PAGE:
The theme of Ray Bradbury's Fahrenheit
451 can be viewed from several different angles. First and foremost, Bradbury's novel gives an
anti-censorship message. Bradbury understood censorship to be a natural outcropping of an overly
tolerant society. Once one group objects to something someone has written, that book is modified
and censorship begins. Soon, another minority group objects to something else in the book, and it is
again edited until eventually the book is banned altogether. In Bradbury's novel, society has
evolved to such an extreme that all literature is illegal to possess. No longer can books be read,
not only because they might offend someone, but because books raise questions that often lead to revolutions
and even anarchy. The intellectual thinking that arises from reading books can often be dangerous,
and the government doesn't want to put up with this danger. Yet this philosophy, according to
Bradbury, completely ignores the benefits of knowledge. Yes, knowledge can cause disharmony, but
in many ways, knowledge of the past, which is recorded in books, can prevent man from making similar
mistakes in the present and future.
The society envisioned by Bradbury in Fahrenheit 451 is often compared
to Huxley's Brave New World. Though both works definitely have an anti-government theme, this
is not the core idea of Bradbury's novel. As Beatty explains in part one, government control of
people's lives was not a conspiracy of dictators or tyrants, but a consensus of everyday people. People
are weak-minded; they don't want to think for themselves and solve the troubling problems of the world.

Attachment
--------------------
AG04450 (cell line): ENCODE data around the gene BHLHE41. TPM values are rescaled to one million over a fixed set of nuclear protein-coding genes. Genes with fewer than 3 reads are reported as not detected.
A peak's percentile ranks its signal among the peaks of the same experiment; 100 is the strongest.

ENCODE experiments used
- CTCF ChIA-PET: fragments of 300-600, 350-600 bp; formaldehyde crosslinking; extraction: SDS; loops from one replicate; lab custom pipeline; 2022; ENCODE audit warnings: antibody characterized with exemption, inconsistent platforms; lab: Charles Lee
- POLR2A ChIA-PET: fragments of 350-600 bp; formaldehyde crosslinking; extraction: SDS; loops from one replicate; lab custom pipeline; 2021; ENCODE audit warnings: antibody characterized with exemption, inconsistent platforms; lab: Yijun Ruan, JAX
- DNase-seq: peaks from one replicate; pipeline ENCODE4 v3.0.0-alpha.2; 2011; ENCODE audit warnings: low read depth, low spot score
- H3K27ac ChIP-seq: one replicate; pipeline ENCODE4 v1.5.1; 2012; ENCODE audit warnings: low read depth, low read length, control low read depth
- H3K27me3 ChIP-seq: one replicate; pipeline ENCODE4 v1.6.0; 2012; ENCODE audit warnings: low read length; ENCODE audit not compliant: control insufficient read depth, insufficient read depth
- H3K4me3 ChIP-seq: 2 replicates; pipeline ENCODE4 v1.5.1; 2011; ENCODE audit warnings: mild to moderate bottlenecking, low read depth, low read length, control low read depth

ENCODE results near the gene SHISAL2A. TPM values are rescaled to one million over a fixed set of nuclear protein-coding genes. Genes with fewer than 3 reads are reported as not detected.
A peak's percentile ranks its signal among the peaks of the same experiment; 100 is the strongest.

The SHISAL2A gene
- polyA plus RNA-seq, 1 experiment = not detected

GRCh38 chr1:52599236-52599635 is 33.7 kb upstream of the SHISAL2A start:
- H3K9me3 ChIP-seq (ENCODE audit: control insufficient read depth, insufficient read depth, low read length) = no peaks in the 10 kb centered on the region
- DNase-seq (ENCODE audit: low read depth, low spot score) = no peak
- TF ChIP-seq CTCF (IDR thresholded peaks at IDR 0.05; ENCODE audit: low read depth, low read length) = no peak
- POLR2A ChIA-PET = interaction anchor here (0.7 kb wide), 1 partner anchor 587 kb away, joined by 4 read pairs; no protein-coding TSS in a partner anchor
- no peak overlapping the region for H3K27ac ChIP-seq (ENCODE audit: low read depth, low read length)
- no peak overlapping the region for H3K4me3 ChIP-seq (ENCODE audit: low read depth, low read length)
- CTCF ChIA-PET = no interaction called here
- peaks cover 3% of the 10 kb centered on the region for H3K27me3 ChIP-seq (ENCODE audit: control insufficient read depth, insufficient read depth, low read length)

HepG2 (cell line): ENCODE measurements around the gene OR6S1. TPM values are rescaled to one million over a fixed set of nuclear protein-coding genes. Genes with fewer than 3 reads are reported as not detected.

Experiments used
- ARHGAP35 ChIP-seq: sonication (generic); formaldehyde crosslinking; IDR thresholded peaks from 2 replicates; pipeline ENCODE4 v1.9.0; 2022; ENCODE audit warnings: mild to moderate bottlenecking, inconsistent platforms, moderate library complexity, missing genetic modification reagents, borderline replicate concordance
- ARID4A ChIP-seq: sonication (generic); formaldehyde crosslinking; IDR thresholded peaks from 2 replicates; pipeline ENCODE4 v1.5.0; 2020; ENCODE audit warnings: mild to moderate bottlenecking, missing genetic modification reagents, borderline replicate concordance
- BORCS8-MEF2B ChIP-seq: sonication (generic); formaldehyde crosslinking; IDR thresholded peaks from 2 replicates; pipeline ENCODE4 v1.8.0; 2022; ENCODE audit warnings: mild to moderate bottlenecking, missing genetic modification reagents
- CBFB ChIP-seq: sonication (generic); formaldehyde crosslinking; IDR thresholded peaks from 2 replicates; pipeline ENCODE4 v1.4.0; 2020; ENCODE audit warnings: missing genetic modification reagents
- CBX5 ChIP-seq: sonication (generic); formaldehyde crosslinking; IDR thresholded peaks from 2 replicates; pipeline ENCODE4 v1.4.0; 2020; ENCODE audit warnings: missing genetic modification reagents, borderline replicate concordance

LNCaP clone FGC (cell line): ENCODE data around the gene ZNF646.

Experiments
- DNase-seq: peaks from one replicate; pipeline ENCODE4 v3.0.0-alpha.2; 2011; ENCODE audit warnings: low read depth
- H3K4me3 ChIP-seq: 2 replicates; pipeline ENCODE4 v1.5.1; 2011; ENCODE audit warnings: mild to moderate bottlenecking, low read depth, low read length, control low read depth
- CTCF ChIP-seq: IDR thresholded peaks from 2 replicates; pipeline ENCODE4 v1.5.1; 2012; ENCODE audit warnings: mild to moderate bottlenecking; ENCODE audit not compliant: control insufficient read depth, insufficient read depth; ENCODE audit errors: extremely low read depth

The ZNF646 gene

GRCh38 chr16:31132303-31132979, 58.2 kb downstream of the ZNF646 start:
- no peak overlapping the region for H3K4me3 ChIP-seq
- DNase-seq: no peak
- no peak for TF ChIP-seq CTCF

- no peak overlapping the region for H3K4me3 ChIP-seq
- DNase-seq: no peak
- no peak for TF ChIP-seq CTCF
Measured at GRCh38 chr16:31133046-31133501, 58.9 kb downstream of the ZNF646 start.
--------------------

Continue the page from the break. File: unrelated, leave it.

It is far easier to live a life of seclusion and illusion-a life where the television is reality.
Yet more importantly, Fahrenheit 451 is an anti-apathy and anti-dependence and anti-television message.
People in the novel are afraid-afraid of themselves. They fear the thought of knowing, which leads
them to depend of others (government) to think for them. Since they aren't thinking, they need
something to occupy their time. This is where television comes in. A whole host of problems
arise from television: violence, depression and even suicide.
Thus, Bradbury advocates the idea
that men should think for themselves, not let the government or the television do their thinking for
them. The easiest way, Bradbury argues, to think for oneself is to expand one's knowledge of history
and politics and religion. This can only be achieved through the study of books. Though
this study may cause discomfort, all in all, it is necessary for any society that doesn't wish to repeat
the mistakes of the past.